Artificial Artificial Intelligence Tries To Track Down Steve Fossett
from the finding-a-needle-in-a-haystack dept
As the best thinkers are discussing the future of AI at the Singularity Summit, perhaps we shouldn’t just be looking at ways to create better computer artificial intelligence, but at ways to more efficiently make use of human intelligence that’s available all the time. For example, take a look at the technologies being used to harness human cognitive abilities to help in the search for Steve Fossett’s plane in the vast desert of Nevada. Searchers are leveraging Amazon’s Mechanical Turk community to quickly scan through Google Earth satellite imagery to flag areas where the plane might have crashed or eliminate barren areas where rescue pilots shouldn’t focus on. At the time of this post, there are still over 100,000 blocks to be looked over with each block representing a 278×278 sq ft. area. At what appears to be a scanning rate of about 10-20 square grids/sec by the Turk community, the entire area of interest could theoretically be searched in less than 5 hours — assuming that the system isn’t showing the same photo to multiple people (as appears to be the case). Contrast that to the (super)computing resources required to process an equivalent image of more than 8 billion pixels (img dimension(256×256) x (numOfImgs)100k), on top of the difficult task of defining the object-of-interest to a computer (what does a plane wreck look like to a computer?).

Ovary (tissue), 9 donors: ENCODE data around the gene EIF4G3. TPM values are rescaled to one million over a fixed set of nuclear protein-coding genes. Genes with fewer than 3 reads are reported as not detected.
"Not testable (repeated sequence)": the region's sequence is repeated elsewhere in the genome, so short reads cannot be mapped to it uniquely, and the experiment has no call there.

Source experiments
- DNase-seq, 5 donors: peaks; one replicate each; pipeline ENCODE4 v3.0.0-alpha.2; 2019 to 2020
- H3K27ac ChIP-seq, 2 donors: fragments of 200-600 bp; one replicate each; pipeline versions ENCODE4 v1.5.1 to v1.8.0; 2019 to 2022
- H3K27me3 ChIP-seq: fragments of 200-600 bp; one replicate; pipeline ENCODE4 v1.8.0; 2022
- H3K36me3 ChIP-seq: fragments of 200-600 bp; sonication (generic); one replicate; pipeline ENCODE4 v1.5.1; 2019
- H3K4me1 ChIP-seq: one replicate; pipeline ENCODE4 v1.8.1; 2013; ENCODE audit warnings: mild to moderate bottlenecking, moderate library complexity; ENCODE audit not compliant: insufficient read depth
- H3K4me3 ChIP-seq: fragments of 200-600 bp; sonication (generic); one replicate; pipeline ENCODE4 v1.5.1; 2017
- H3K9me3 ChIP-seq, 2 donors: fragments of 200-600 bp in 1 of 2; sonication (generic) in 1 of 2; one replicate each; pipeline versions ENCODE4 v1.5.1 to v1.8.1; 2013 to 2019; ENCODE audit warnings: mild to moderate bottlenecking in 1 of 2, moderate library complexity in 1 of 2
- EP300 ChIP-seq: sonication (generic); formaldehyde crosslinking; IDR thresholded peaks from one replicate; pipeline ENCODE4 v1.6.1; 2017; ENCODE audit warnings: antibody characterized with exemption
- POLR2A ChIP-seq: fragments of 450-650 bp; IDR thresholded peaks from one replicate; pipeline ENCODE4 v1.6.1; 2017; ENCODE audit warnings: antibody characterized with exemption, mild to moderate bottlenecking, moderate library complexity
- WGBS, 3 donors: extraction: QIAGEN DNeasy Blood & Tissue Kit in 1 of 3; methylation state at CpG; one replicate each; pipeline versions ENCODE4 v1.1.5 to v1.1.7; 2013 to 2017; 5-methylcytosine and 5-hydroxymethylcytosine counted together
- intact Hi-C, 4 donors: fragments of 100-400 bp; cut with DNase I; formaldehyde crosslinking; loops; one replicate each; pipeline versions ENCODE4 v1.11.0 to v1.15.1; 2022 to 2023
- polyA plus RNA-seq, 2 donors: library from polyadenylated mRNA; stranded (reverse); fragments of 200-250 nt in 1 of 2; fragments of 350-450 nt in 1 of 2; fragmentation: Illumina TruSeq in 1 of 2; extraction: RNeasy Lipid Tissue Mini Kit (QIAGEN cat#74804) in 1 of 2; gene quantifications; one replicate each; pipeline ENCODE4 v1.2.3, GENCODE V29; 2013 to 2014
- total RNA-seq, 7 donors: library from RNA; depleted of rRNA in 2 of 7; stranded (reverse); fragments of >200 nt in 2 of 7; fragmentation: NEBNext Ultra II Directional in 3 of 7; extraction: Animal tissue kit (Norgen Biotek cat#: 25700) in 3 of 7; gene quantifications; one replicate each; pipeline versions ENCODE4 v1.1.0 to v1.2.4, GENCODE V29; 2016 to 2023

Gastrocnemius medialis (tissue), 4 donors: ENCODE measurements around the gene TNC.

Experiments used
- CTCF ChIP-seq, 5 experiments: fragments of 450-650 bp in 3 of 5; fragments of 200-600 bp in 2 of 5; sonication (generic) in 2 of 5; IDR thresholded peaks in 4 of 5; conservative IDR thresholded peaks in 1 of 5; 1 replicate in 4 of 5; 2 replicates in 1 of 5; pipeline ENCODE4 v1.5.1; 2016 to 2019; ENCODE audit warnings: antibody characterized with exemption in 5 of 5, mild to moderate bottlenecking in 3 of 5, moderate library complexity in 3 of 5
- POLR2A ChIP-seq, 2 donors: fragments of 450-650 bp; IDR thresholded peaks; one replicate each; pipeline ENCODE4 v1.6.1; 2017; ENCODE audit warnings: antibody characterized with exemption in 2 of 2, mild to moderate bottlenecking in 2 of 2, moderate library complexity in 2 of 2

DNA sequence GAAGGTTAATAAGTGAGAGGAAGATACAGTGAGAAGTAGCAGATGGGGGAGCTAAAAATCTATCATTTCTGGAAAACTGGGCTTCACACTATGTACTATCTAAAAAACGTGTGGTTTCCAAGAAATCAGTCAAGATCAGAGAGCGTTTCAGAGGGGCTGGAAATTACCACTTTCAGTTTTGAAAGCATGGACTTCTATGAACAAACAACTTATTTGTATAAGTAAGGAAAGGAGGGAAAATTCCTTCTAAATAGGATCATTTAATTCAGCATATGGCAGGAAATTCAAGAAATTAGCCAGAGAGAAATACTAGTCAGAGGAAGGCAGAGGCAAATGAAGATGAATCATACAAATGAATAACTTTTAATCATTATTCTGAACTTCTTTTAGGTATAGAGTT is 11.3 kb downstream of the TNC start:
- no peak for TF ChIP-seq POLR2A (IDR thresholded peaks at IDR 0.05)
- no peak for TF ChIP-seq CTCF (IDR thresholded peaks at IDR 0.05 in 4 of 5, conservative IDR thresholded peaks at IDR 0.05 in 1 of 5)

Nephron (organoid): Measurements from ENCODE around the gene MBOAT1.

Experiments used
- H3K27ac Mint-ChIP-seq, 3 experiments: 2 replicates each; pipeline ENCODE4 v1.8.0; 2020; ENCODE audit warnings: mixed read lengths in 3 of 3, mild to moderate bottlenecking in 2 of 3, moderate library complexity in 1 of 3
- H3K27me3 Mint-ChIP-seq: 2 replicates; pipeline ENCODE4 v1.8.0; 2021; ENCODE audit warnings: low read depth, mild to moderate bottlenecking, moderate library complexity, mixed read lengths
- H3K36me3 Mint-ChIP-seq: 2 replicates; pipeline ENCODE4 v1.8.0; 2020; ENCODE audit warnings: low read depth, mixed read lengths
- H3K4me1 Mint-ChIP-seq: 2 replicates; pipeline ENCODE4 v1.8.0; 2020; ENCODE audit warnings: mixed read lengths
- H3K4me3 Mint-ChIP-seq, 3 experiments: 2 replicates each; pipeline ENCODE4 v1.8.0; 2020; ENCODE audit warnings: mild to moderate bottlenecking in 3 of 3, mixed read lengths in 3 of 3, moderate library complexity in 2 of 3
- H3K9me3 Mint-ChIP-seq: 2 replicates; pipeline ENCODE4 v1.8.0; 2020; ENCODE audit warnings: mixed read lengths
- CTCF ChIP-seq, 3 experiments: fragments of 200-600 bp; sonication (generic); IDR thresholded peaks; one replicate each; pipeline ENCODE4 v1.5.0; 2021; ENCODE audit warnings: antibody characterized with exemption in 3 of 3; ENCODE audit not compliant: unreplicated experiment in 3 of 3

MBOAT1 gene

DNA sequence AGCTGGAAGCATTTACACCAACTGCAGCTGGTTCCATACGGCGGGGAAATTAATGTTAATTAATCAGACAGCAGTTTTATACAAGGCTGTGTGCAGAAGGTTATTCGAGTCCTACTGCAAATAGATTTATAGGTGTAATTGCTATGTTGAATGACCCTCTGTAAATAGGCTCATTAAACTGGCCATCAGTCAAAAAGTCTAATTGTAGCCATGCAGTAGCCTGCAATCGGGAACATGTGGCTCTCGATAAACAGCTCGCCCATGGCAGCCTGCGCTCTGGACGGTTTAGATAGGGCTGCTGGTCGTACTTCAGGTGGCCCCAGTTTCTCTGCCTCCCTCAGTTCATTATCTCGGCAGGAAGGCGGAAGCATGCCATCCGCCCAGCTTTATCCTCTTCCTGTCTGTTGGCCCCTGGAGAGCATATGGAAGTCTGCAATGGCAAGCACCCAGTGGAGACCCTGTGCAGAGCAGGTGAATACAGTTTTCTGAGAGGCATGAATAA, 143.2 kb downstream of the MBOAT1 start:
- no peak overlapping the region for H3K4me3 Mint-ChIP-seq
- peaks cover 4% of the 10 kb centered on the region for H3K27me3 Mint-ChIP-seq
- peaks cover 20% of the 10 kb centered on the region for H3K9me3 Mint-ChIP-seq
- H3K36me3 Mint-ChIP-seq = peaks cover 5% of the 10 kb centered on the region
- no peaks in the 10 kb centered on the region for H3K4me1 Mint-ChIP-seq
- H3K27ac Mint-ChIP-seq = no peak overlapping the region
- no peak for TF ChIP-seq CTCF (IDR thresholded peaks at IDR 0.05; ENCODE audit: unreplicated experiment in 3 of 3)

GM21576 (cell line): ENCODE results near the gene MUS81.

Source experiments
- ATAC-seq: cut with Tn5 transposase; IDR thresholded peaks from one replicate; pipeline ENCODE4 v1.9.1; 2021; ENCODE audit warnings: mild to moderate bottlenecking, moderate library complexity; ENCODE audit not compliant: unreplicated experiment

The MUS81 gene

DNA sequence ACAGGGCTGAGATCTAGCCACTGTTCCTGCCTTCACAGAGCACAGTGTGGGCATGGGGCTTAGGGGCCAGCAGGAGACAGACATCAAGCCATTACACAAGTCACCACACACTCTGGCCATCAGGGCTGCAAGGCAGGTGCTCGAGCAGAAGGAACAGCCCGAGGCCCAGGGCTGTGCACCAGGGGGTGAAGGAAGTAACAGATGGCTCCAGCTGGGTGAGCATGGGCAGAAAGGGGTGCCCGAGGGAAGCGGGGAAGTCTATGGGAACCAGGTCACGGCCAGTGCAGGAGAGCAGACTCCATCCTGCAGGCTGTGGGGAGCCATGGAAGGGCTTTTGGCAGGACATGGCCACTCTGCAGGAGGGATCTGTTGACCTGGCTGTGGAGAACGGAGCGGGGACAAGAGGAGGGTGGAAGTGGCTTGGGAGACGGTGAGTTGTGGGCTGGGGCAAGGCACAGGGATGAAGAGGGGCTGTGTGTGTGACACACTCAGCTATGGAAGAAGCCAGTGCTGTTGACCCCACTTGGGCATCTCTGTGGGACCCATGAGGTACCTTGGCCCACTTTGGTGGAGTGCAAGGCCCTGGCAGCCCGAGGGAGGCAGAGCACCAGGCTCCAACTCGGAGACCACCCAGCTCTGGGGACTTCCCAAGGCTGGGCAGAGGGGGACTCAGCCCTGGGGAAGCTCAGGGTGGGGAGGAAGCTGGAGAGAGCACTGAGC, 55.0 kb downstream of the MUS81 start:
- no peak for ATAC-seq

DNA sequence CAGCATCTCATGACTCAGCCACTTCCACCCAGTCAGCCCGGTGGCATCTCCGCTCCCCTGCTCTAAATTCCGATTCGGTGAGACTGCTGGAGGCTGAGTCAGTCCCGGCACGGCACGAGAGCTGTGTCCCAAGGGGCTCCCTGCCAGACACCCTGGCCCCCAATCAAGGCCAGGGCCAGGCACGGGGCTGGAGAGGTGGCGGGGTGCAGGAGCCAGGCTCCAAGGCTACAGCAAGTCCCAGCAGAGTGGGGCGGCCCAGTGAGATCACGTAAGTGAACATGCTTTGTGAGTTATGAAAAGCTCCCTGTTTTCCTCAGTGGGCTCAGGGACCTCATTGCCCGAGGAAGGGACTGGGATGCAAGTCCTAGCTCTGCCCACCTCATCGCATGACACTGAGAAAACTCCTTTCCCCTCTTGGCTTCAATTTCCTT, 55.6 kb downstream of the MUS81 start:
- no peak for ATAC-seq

In this instance, using simple coordination mechanisms, human intelligence becomes an economic way to solve a hard problem — which is exactly the rationale behind Amazon’s Mechanical Turk. We have seen projects using other hooks and mechanisms to leverage human intelligence, like Recaptcha for OCRing books, and the ESP game for tagging images — and even the Techdirt Insight Community, which is bringing you this post. On a grander scale, Amazon’s Mechanical Turk is trying to be a platform for “artificial artificial intelligence”, though so far the success stories for MTurk have been minor. Even in this case, it’s not entirely clear how useful it is (or how they got the latest satellite imagery ready to go for this task). In fact, while there are fairly stunning reports that, in searching for Fossett, the remains of eight other plane crashes have been discovered — it doesn’t sound like any of them were found via Mechanical Turk and Google Earth. Still, with all this talk about mashing up web services and better artificial intelligence, perhaps it’s time we start thinking about more effective and efficient ways of leveraging human intelligence?